What are the key trends within the collateral space right now

Automation, connectivity and both pre- and post-trade optimisation are without a doubt the four key trends in the collateral space right now. The need for greater automation is prevalent due to the increase in margin call volumes and potential disputes created by UMR and COVID-19. By automating the margin workflow via COLLINE’s straight-through processing rules, the collateral management process becomes one of exception management. Automation enables margin managers to concentrate on the issues at hand rather than time-consuming manual processes and thus eases the burden on capacity and mitigates operational risk.

Direct connectivity to central counterparties (CCPs), triparty agents and third-party custodians are, as we know, a key pain-point within the industry due to the complexity of message formats and lack of standardised interfaces. Firms should seek technology or platform providers, such as VERMEG, that have full triparty and CCP connectivity. There has been a significant increase in client appetite pertaining to the validation of valuations and eligibility checking of third-party access and CCP allocations. Since the Lehman Brother’s collapse in 2008, credit risk management teams now look to de-risk all processes and, as a result, gone is the antiquated view that firms just accept that requirements have been covered in full by eligible assets that adhere to both concentration limit and haircut parameters.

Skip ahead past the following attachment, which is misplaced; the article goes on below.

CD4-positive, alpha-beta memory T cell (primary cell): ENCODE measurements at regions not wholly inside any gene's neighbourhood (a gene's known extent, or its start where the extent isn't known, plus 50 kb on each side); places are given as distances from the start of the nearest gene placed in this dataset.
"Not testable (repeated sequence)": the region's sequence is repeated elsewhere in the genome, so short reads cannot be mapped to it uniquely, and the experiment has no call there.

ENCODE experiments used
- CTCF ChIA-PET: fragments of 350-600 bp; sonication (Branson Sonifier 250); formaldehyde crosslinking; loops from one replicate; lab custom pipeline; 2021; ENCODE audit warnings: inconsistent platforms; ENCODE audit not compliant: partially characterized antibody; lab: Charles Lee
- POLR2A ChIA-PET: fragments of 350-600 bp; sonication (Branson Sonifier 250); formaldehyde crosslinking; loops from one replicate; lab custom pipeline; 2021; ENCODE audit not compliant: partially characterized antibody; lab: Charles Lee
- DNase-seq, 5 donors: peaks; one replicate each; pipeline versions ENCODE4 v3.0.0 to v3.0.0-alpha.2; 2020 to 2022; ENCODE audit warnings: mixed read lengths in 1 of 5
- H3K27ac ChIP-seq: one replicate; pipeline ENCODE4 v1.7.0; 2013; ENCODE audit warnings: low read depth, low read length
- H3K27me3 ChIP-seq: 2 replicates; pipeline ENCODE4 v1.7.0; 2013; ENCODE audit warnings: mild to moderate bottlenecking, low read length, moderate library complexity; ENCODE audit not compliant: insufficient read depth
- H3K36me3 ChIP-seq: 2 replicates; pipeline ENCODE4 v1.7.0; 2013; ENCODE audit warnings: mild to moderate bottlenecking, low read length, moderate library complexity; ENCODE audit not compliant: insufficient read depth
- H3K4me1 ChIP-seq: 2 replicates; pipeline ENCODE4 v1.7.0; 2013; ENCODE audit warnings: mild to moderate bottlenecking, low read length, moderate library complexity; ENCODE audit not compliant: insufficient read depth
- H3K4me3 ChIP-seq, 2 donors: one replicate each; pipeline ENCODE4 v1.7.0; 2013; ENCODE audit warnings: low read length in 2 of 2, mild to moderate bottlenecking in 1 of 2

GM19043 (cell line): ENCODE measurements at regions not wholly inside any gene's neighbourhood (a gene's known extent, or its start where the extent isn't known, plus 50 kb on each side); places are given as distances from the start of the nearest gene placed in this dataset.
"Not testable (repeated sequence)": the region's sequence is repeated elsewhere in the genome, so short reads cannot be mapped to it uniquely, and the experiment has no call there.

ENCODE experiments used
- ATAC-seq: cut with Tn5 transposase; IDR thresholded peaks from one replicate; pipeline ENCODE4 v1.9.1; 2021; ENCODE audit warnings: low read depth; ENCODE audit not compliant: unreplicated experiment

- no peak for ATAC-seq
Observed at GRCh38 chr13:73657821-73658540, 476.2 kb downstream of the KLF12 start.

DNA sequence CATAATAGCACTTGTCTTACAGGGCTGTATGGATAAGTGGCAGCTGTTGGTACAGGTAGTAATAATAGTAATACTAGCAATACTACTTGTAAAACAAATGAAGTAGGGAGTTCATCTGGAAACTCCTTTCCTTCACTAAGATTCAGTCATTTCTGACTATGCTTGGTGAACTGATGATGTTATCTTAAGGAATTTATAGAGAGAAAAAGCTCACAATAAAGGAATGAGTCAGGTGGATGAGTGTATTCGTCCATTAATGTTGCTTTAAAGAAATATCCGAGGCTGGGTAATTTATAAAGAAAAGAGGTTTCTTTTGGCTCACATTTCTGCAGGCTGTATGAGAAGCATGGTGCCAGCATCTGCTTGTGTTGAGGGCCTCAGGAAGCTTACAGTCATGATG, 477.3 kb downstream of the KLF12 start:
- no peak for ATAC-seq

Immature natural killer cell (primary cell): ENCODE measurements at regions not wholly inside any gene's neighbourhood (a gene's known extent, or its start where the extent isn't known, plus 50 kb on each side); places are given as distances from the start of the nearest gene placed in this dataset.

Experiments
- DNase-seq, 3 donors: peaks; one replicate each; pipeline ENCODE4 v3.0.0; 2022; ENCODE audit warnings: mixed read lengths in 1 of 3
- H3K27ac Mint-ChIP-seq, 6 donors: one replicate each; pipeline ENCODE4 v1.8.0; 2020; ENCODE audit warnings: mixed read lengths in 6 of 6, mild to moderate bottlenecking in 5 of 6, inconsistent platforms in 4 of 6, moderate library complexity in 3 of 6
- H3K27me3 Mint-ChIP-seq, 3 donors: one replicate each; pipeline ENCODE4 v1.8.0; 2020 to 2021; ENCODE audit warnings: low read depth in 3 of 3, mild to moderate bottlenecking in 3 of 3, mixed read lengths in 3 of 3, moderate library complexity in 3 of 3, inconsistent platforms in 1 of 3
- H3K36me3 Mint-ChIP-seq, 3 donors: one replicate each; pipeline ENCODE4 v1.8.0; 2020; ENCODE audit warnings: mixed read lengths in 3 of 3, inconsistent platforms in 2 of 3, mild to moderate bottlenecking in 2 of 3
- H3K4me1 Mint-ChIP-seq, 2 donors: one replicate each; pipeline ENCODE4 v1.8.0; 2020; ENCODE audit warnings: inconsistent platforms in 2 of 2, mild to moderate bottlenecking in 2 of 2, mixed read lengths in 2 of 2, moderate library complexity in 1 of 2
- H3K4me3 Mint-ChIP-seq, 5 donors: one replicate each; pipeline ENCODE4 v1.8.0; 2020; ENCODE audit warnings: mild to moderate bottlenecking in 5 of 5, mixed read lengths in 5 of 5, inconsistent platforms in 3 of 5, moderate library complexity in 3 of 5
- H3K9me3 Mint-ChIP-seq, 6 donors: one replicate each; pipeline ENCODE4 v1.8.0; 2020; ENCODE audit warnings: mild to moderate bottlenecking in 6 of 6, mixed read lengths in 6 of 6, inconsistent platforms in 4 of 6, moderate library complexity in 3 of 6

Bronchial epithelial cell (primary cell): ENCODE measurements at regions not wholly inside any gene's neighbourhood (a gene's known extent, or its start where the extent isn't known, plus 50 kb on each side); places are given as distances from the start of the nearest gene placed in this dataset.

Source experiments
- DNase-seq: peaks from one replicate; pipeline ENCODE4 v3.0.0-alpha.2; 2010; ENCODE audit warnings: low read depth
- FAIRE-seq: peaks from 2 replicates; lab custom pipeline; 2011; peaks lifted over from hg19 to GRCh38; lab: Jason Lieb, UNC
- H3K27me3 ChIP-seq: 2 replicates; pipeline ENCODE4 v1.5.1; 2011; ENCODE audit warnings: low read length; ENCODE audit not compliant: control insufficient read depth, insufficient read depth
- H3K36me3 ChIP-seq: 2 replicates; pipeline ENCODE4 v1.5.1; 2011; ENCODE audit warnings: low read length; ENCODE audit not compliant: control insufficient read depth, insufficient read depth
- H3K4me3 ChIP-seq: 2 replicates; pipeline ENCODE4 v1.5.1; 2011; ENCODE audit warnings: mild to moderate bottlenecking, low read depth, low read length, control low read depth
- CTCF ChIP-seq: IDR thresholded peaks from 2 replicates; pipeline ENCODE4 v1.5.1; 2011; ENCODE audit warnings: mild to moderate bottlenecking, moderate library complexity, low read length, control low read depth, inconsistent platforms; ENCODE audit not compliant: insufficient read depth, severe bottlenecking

Pre- and post-trade optimisation are now also fundamental to market liquidity. COLLINE is able to offer both. As the cost of collateral rises due to UMR, more and more firms are looking to reduce the cost per trade. This can be done via the use of pre-trade analytics. Firms should be able to reduce their cost of cleared trades via value-at-risk and Monte Carlo simulated calculations ensuring that all cleared trades are given up to the most cost effective CCP. Post-trade optimisation needs to be fully cross product to break down the institutional siloed approach. It should also be flexible in terms of algorithms and rules to be applied. Firms need to be able to build their own rules as optimisation doesn’t always mean the cheapest to deliver and means many different things to different firms – five out-of-the-box rules may not satisfy this requirement. Firms also need the ability to periodically reassess collateral posting to ensure that all held and pledged positions are always the most optimal.


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